Gramvikash
Access to Services Award by Bihar Innovation Forum-II awarded to Gram Vikas on 31st January 2014   
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titlepointMANTRA - Experiences of Gram Vikas

“Our village is better than the town. We have 24*7 piped water supply to all families, without exception. Every family has their own toilet and bathing room as well. When we seek marriage alliances, our daughters ask us – ‘ would there ...
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Inception

Orissa - A Development Snapshot
The Pre Gram Vikas Days
Gram Vikas - A Brief Overview
Evolution of Interventions

 


 

Evolution of Interventions
The core activities of Gram Vikas have been carried out under the Integrated Tribal Development Programme (ITDP), Biogas Programme, Housing Programme, Rural Health and Environment Programme (RHEP).

Subsequent to the formulation of a Strategic Plan in 2004, Gram Vikas will realise its mission through the programme and process of MANTRA (Movement and Action Network for Transformation of Rural Areas). MANTRA envisages the integration of all programmatic interventions of Gram Vikas under one umbrella, working towards a common goal.

The Integrated Tribal Development Programme
The Parallel Stream : Biogas
Housing Programme
RHEP : Towards an Integrated Approach
MANTRA : An Integrated Habitat Development Programme

 

 

The pre Gram Vikas days
The Young Students Movement for Development (YSMD) was formed by a group of students from Madras University to initiate development activities for the underprivileged. In early 1971, a group of 400 student volunteers, led by Joe Madiath, the then President of the YSMD, set up relief camps and coordinated efforts to return/ resettle the people affected by the war for independence in Bangladesh. The war had resulted in the influx of a large number of refugees from Bangladesh to India.

Six months later, on October 30 of 1971, a cyclone stirred up in the Bay of Bengal, causing a huge tidal wave to hit coastal Orissa. Nearly ten thousand people were killed and over a million rendered homeless. The devastation was enormous. Resources with the government were inadequate, the attention still being on the refugee crisis. Over forty volunteers from the original group rushed to Orissa, led again by Joe, and began relief work in Kendrapara district. "We stayed for over a year, helping the people rebuild roads, desalinate agricultural land and get their lives together again. During this time we became acutely aware of the poverty and underdevelopment of these people. There were no NGOs or other development agencies, except for some missionary and Gandhian groups working mainly in the area of health, in those utterly poor and backward areas. So much needed to be done," recalls Joe about that period.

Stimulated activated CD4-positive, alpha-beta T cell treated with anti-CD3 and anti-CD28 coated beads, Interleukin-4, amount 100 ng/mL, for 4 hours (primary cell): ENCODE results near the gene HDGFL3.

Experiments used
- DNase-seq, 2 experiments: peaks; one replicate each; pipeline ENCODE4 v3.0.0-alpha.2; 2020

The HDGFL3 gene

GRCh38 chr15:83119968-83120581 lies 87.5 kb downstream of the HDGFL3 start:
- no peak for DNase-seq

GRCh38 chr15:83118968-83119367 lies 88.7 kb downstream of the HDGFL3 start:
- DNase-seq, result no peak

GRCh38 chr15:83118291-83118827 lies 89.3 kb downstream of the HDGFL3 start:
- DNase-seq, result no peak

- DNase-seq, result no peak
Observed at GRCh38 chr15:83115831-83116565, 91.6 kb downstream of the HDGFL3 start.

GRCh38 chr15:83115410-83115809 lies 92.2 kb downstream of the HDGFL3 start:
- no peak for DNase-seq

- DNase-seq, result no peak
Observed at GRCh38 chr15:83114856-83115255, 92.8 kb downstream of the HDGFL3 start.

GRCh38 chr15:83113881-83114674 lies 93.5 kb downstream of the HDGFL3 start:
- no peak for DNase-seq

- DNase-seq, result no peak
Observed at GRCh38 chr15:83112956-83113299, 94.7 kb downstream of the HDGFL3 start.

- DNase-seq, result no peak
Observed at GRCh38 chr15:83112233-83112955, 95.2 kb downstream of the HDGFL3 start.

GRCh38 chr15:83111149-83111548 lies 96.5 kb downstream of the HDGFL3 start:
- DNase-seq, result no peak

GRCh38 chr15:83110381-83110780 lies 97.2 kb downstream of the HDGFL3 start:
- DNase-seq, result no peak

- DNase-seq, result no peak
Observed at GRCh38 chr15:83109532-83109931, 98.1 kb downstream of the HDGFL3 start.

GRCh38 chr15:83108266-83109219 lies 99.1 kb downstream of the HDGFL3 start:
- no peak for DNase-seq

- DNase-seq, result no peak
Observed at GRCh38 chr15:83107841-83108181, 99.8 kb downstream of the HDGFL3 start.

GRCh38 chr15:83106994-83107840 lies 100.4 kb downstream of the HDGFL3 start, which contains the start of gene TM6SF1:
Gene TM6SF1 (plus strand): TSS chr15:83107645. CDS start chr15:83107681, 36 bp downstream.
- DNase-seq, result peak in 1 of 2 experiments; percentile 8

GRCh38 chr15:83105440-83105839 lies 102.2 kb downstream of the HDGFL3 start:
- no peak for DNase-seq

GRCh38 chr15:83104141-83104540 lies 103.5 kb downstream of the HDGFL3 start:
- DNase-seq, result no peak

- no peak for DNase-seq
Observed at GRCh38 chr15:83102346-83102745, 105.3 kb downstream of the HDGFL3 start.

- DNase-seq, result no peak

"We decided to start by helping the people with their agricultural practices, their main source of livelihood. The rivers had plenty of water, but cultivation was dependent on the monsoons. Lift irrigation seemed to be the answer. We tried to introduce collective farming. The idea was that the community as a whole would work to improve irrigation facilities, and the landed farmers would set aside some land for the landless people to cultivate. Agreements to this effect were made. But when yields improved following irrigation, the agreements were broken. All the hard work only resulted in more land and more income for the landed class," Joe goes on to say.
"It was time to rethink strategies to work towards social equity. An opportunity presented itself when the District Collector of Ganjam invited the group to initiate a dairy co-operative for the adivasis of the Kerandimal region. The Berhampur Milk Producers Co-Operative offered land in Mohuda to set up camp. They started working from here, in the foothills of Kerandimal in 1976. It did not take long to realise that dairying was neither feasible nor what was needed urgently for the people of the area. There was no infrastructure or any kind of veterinary support. More significantly, they were faced with the tribal people's belief that cow's milk was not meant for human consumption," says Joe.

"We were beginning to understand the people and their needs. We started talking to people, especially women, trying to gain their confidence. The first thing to strike us was the abysmal health conditions in the villages. Malaria was rampant. No one understood the relevance of safe drinking water, healthy food or hygiene. And of course there were no dispensaries or clinics within accessible distances. We began to set in place a rudimentary health care service in the villages. The initial strategy of using health as the entry point was good in terms of creating goodwill for the group. We realised that forever giving palliatives would not solve the problem. We therefore started an intensive programme for training village health workers. In the early 80s we had one of the best programmes in community health, but our level of inputs was still very high. Soon after, when the emphasis shifted, the health programme began to suffer and never regained the lost ground," says Joe.